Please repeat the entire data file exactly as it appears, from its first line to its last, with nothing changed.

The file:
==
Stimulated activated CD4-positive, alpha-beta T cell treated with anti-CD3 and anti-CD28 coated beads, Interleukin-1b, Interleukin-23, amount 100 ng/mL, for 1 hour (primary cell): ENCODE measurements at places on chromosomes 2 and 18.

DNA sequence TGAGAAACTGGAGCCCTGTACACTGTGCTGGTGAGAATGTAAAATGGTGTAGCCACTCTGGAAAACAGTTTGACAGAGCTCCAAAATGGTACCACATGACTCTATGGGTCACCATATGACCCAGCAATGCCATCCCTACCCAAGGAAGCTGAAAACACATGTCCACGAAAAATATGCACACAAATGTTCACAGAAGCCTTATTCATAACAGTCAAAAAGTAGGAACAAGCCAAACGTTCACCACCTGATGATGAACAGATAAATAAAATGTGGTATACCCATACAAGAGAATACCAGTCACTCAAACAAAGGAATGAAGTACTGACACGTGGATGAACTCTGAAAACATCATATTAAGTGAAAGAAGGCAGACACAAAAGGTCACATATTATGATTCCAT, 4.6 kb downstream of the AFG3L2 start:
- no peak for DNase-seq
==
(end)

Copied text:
Stimulated activated CD4-positive, alpha-beta T cell treated with anti-CD3 and anti-CD28 coated beads, Interleukin-1b, Interleukin-23, amount 100 ng/mL, for 1 hour (primary cell): ENCODE measurements at places on chromosomes 2 and 18.

DNA sequence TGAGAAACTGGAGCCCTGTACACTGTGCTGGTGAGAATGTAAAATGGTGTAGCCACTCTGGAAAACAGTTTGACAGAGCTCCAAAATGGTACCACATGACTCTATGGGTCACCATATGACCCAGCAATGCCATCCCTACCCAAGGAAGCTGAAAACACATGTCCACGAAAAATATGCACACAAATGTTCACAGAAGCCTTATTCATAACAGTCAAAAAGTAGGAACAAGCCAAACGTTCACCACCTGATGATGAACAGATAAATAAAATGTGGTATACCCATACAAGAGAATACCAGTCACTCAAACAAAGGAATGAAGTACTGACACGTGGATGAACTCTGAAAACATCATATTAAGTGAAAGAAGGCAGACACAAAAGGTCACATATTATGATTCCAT, 4.6 kb downstream of the AFG3L2 start:
- no peak for DNase-seq